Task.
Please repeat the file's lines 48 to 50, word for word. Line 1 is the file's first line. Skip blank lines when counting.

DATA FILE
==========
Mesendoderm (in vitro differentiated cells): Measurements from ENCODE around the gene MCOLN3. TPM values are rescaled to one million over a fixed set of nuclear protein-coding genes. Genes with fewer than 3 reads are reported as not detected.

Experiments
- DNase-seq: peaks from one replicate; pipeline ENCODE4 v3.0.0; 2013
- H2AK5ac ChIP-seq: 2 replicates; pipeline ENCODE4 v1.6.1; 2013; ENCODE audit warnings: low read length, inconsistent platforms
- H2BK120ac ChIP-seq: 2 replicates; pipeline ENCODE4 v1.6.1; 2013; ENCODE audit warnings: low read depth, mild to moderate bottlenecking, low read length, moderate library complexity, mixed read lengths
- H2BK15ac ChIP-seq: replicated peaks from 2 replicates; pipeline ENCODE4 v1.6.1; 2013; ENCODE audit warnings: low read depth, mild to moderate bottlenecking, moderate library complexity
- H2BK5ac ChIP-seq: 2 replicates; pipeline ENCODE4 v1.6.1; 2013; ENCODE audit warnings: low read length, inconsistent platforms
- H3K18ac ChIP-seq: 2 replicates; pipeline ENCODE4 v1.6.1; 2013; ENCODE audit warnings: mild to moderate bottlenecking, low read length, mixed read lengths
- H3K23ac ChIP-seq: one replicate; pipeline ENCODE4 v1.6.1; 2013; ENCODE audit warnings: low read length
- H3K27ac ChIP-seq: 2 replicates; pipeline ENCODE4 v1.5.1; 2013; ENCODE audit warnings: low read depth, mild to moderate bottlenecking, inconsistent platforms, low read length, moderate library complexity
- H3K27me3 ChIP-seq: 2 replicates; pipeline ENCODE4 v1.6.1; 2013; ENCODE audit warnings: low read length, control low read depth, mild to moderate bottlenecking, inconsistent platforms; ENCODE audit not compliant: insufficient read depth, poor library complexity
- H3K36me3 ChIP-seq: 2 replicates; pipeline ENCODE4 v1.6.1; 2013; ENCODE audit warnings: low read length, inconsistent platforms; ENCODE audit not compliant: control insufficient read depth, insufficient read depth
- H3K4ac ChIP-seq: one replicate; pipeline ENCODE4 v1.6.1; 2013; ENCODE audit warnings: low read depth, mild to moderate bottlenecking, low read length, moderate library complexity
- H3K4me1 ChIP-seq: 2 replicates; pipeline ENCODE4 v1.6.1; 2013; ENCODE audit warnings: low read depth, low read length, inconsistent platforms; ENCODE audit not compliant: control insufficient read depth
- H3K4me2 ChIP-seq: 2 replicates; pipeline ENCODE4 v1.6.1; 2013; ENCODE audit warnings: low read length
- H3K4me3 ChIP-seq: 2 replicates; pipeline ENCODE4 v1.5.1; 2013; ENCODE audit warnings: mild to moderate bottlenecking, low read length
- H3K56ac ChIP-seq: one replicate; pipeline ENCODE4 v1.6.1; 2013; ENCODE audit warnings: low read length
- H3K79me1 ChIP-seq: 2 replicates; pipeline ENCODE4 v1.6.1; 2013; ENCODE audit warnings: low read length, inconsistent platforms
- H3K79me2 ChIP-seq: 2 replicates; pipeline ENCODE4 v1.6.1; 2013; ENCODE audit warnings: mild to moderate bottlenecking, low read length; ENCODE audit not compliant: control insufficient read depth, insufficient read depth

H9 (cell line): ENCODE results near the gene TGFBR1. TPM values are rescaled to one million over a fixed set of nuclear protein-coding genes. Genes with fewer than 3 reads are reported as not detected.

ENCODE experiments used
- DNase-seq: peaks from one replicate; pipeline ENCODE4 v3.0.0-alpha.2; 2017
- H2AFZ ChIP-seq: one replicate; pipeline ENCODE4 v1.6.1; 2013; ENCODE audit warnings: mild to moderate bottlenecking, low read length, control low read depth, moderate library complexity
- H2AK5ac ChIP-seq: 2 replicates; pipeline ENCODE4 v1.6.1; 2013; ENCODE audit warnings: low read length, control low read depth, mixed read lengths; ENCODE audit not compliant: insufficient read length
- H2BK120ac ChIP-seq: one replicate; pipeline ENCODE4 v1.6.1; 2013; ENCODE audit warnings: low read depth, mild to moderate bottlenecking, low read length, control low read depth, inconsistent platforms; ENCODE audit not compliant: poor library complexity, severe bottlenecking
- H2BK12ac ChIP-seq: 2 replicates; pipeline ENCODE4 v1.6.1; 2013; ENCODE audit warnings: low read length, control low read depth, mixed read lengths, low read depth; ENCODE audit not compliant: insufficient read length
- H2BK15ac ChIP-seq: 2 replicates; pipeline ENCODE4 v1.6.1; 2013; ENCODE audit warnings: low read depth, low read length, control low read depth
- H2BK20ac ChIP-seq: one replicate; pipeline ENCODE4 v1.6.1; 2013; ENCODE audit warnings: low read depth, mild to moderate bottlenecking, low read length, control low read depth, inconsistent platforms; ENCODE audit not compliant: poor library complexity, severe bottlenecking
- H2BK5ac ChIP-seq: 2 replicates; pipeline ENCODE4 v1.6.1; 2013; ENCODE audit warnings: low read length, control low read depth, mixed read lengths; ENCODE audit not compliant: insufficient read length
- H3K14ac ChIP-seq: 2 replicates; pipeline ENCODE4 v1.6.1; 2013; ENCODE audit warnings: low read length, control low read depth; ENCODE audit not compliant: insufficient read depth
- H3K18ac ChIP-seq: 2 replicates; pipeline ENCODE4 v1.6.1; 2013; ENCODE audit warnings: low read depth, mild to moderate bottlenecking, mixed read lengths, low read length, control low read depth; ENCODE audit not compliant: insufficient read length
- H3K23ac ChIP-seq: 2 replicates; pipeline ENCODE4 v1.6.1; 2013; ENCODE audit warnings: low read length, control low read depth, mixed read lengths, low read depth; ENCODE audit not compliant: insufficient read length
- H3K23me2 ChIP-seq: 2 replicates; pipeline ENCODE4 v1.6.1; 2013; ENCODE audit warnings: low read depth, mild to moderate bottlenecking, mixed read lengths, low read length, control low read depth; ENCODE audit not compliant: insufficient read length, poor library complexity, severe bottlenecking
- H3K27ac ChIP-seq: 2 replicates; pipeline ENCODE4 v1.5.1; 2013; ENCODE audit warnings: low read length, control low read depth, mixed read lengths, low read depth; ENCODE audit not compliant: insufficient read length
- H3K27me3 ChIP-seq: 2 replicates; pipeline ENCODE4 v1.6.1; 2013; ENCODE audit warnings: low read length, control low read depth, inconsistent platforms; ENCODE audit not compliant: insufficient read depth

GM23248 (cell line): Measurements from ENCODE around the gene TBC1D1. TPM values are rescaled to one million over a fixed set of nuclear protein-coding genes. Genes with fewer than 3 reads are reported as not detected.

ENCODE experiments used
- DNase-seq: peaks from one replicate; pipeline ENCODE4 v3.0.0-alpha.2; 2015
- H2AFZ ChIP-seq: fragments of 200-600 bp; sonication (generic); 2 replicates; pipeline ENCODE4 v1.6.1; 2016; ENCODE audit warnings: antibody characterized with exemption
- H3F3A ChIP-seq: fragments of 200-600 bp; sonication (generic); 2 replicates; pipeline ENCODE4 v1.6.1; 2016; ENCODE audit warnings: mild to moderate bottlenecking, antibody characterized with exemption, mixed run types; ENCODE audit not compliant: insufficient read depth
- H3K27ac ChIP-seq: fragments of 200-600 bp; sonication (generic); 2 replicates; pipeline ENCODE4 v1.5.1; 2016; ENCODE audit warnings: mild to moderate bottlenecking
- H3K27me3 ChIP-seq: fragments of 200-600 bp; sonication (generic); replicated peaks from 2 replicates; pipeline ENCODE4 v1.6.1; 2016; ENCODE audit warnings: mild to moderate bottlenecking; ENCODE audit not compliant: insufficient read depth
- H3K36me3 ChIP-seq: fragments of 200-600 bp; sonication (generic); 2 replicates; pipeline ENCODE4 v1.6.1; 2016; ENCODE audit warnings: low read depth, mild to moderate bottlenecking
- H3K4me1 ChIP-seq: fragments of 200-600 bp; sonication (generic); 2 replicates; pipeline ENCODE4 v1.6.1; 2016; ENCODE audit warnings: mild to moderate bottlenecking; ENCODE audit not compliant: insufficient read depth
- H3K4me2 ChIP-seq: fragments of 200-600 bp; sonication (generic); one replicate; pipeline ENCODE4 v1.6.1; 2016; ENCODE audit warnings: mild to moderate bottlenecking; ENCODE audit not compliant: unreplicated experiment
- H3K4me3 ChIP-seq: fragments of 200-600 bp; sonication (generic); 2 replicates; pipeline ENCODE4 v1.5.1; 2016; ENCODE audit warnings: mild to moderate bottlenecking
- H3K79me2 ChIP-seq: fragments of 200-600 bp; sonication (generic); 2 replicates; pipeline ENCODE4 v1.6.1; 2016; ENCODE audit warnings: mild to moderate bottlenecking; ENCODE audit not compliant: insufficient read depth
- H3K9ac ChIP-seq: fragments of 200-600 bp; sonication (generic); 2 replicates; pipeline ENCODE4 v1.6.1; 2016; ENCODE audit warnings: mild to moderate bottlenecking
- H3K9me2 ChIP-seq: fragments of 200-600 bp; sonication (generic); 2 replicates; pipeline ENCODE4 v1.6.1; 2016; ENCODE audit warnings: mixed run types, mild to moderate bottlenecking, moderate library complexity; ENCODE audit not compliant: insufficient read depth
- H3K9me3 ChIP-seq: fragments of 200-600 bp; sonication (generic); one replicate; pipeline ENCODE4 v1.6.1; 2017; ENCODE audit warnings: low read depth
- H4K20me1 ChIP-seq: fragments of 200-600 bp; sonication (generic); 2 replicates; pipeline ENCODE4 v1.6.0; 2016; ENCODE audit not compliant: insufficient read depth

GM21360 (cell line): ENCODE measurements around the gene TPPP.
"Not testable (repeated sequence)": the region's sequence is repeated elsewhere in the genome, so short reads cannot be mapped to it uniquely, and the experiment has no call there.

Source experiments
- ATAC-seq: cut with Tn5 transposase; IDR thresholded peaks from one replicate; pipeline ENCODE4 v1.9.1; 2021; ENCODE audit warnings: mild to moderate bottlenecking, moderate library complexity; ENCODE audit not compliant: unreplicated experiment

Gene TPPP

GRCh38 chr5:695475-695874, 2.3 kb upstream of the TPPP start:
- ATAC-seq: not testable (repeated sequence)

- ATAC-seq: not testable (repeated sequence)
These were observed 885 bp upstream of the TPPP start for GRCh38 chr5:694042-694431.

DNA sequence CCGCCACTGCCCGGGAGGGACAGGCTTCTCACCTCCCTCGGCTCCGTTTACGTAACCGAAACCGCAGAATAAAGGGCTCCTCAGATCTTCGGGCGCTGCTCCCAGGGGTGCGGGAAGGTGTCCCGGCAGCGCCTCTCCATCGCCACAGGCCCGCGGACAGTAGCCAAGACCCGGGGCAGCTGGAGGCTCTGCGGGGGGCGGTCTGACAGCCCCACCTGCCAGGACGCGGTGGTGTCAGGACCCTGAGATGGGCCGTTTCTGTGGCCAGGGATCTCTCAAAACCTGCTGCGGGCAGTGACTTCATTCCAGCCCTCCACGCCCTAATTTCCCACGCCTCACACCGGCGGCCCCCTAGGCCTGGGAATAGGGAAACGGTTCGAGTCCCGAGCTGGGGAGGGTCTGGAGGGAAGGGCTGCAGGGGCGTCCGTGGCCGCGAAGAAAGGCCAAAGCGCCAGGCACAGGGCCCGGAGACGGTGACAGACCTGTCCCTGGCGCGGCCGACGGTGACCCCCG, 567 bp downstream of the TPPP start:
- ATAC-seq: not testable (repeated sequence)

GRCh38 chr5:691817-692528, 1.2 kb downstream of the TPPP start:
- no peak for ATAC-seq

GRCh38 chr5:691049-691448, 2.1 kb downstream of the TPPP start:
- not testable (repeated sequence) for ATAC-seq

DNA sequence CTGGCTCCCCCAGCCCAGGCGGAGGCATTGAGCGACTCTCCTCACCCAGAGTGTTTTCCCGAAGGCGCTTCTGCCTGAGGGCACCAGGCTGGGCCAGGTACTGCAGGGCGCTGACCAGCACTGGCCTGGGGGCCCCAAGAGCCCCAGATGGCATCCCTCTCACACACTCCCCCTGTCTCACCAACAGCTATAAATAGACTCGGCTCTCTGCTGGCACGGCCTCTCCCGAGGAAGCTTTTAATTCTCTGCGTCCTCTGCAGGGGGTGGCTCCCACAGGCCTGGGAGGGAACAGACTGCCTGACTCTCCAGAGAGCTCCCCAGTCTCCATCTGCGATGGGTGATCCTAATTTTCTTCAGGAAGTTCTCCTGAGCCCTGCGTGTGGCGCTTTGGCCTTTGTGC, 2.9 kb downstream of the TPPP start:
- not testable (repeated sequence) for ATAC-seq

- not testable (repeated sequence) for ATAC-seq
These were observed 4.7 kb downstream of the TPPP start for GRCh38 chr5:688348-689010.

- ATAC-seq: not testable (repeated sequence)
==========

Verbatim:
- H3K9ac ChIP-seq: fragments of 200-600 bp; sonication (generic); 2 replicates; pipeline ENCODE4 v1.6.1; 2016; ENCODE audit warnings: mild to moderate bottlenecking
- H3K9me2 ChIP-seq: fragments of 200-600 bp; sonication (generic); 2 replicates; pipeline ENCODE4 v1.6.1; 2016; ENCODE audit warnings: mixed run types, mild to moderate bottlenecking, moderate library complexity; ENCODE audit not compliant: insufficient read depth
- H3K9me3 ChIP-seq: fragments of 200-600 bp; sonication (generic); one replicate; pipeline ENCODE4 v1.6.1; 2017; ENCODE audit warnings: low read depth